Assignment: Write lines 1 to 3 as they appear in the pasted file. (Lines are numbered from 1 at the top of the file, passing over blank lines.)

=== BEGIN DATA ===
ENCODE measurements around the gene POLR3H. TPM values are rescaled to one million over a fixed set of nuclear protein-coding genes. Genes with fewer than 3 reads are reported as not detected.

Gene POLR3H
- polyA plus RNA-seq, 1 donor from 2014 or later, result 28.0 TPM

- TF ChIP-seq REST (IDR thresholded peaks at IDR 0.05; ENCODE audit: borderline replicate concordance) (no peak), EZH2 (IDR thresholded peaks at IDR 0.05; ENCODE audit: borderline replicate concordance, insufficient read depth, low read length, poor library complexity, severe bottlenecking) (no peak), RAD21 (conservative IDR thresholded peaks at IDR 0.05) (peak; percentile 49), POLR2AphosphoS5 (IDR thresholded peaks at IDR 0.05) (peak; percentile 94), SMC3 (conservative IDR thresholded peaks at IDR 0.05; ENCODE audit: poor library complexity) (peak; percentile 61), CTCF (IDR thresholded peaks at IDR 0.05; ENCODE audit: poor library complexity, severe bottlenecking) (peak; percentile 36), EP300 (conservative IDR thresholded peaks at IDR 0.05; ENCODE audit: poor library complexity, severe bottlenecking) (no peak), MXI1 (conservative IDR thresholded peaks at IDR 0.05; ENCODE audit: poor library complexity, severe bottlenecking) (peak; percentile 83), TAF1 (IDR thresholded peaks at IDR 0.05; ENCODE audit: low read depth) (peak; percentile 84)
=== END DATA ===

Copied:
ENCODE measurements around the gene POLR3H. TPM values are rescaled to one million over a fixed set of nuclear protein-coding genes. Genes with fewer than 3 reads are reported as not detected.

Gene POLR3H
- polyA plus RNA-seq, 1 donor from 2014 or later, result 28.0 TPM